Unlike most large Chinese companies, Huawei isn't a state enterprise -- it's actually 98.5% owned by its employees (which, with $32 billion in annual turnover, presumably makes it the largest employee-owned company in the world). The most often-cited connection between the company and the Chinese government is that its founder and CEO, Ren Zhengfei, is a former engineer in the People's Liberation Army, at the rank of major. He established the company in 1988.

Paul Buchanan told Radio New Zealand this morning that China was interested in accessing our part of the Echelon spy network, which monitors satellite communications in conjunction with the US and Australia. I'm not sure how it could achieve that aim by helping install consumer fibre in Christchurch and Hamilton.

Green Party leader Russel Norman went further than that today, when he told Glenn 'Wammo' Williams that he would "never" have a Huawei modem in his house:

Could Huawei really be installing individual snooping devices in individual homes? I suppose it's within the realm of possibilities that every single piece of consumer kit sold by Huawei contains a back door that no one has ever found. But no country bans the sale of such equipment.

Many such claims have been made against US companies in the past. There is indeed good evidence that US agencies started snooping via encryption machines made by the Swiss company Crypto AG 60 years ago. And this year, dubious claims were made that Apple, RIM and Nokia had agreed to install a back door for the Indian government in their products, which was supposedly used to intercept US government communications, using Symantec software to transfer the data. As The Register put it:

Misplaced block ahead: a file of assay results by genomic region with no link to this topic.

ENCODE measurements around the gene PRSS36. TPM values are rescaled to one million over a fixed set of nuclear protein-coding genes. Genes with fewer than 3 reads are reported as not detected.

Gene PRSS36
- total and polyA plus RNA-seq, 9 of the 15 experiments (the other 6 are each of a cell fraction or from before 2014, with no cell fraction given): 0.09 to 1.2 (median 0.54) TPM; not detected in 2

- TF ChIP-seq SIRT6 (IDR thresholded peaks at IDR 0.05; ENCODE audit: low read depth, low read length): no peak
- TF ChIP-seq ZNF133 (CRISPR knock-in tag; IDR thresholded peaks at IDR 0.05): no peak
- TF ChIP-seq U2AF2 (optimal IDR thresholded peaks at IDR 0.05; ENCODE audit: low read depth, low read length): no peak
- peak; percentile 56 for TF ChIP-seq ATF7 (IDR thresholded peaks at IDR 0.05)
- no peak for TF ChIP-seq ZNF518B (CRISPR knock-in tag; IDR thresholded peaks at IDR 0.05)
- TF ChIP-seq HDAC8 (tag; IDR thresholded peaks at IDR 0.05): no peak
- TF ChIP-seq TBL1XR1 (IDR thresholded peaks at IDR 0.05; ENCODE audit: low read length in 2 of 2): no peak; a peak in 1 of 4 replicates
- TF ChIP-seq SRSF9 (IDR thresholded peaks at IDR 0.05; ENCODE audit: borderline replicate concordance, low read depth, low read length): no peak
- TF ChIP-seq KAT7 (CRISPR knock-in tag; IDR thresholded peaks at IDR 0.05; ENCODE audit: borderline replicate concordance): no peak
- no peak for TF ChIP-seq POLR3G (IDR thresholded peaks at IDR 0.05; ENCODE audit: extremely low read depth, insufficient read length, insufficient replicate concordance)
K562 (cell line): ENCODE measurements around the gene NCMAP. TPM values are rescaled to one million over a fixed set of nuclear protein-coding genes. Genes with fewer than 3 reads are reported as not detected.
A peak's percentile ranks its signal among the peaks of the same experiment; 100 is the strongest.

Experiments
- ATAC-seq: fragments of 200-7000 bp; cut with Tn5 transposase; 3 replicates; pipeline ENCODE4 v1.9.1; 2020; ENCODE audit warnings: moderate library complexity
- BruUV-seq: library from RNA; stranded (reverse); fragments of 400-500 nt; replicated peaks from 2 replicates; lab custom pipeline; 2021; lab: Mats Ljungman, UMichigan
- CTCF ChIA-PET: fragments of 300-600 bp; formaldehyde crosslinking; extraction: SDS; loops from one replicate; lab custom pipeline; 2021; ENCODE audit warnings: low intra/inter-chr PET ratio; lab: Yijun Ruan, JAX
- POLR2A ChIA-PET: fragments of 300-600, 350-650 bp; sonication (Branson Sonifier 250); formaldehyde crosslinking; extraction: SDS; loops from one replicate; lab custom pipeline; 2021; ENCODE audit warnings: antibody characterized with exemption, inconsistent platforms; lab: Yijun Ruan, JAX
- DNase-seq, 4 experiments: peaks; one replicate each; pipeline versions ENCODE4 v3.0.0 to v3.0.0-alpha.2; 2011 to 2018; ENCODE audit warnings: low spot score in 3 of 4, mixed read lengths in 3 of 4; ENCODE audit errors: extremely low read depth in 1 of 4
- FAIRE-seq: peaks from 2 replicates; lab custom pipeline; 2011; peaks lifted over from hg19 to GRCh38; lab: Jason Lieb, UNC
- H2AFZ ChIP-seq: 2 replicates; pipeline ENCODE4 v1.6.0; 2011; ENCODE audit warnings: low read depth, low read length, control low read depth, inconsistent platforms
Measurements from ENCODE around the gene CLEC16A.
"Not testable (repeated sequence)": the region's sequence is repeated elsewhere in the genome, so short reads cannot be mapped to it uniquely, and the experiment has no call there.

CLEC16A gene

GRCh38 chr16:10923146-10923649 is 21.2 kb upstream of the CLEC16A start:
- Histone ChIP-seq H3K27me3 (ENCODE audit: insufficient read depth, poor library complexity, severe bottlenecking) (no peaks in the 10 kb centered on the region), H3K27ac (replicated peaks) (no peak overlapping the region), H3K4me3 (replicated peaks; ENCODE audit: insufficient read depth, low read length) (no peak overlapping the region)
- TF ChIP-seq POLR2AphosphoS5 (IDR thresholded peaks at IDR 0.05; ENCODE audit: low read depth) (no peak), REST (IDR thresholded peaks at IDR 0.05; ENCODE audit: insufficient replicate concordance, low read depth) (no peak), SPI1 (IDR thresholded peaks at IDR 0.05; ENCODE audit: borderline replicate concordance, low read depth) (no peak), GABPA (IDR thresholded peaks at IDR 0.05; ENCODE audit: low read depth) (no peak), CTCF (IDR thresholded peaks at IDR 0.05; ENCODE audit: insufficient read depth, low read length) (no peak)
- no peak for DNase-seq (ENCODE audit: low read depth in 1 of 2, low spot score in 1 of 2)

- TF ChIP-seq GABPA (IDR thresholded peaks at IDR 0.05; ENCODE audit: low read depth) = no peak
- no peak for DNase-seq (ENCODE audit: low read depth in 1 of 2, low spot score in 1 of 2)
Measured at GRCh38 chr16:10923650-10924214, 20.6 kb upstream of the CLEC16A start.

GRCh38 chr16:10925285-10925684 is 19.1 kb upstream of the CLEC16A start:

Rumors of governments getting backdoor access to software are as old as the hills - the NSA getting access to Windows 95 in exchange for monopoly control of PCs story lasted until the DOJ case started - and on the face of it there's nothing to suggest that this isn't merely a ruse. There would be considerable technical problems with using Symantec as a distribution system, for example. The subject matter also seems just a little too juicy for this El Reg hack.

When pressed on the nature of any threat to New Zealand, Norman said this to Wammo:

I can't really go into it to be honest. Because I'm on the intelligence and security committee, I have to rely on what's publicly available when I give comment about this. It's actually illegal for me to talk about what goes on in the committee. And I'm not sure that there's any public information about what their targets are in New Zealand.

Well, he's pretty clearly implying that he has heard something through his role on the committee -- probably via the US-China Economic and Security Review Commission, which seems to have supplied the ASIO with its information. That agency is probably as interested in US economic interests in the Pacific as it is security. Perhaps our government needs to say something more robust than we've heard so far from the hapless Amy Adams, if only to corral the wilder conspiracy theories. It may be that there are genuine security concerns. It may be that fanning public fear about large Chinese companies is a guaranteed win in New Zealand right now. It might be a bit of both.

I'm sure some of you out there will be better grounded in these issues than I am. I'd be interested to hear your thoughts.